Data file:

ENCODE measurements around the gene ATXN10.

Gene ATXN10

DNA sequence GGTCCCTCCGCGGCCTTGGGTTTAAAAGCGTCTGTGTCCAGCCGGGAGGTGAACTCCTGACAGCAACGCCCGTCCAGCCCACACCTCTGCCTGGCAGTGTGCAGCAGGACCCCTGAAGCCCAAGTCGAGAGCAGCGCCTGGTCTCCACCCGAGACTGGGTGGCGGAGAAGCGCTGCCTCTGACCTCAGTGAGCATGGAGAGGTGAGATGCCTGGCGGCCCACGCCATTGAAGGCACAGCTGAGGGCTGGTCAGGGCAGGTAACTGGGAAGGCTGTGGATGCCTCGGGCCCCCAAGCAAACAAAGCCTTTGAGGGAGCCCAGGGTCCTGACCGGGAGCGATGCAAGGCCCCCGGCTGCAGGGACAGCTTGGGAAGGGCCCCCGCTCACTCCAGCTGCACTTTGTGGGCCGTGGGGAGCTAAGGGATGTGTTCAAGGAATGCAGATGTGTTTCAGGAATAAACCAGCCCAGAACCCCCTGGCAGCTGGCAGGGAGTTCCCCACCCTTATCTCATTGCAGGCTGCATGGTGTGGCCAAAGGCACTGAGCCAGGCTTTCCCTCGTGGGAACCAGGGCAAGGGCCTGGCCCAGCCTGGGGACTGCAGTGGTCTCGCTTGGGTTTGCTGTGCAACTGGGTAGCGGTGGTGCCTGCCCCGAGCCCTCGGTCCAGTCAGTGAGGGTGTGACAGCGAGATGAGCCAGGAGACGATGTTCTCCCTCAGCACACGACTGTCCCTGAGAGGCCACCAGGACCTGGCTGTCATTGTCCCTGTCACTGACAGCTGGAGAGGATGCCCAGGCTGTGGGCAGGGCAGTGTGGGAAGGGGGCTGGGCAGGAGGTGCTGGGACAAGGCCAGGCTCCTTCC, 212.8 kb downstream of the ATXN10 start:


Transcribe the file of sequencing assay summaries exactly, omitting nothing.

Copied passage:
ENCODE measurements around the gene ATXN10.

Gene ATXN10

DNA sequence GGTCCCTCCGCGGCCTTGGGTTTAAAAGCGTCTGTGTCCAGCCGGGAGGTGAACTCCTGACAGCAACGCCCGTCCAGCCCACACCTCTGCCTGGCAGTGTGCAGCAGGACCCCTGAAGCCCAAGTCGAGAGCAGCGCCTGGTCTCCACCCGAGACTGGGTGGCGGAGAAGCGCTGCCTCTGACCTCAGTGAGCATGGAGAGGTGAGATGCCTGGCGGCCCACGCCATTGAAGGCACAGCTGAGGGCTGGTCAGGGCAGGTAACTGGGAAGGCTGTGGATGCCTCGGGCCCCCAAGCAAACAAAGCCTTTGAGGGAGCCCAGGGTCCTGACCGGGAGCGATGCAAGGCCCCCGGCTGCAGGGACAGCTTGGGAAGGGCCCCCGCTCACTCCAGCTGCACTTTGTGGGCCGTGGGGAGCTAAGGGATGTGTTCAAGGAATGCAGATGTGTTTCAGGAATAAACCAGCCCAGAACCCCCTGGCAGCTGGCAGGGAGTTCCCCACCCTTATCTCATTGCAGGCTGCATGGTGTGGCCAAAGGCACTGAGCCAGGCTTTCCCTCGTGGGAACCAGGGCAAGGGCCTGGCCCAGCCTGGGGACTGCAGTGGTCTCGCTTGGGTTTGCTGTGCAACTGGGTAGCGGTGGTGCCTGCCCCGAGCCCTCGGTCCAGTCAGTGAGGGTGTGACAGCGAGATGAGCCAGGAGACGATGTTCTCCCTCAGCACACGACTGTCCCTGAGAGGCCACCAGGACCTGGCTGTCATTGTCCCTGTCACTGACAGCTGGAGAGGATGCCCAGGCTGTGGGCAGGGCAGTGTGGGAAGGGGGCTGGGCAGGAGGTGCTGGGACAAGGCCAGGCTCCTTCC, 212.8 kb downstream of the ATXN10 start: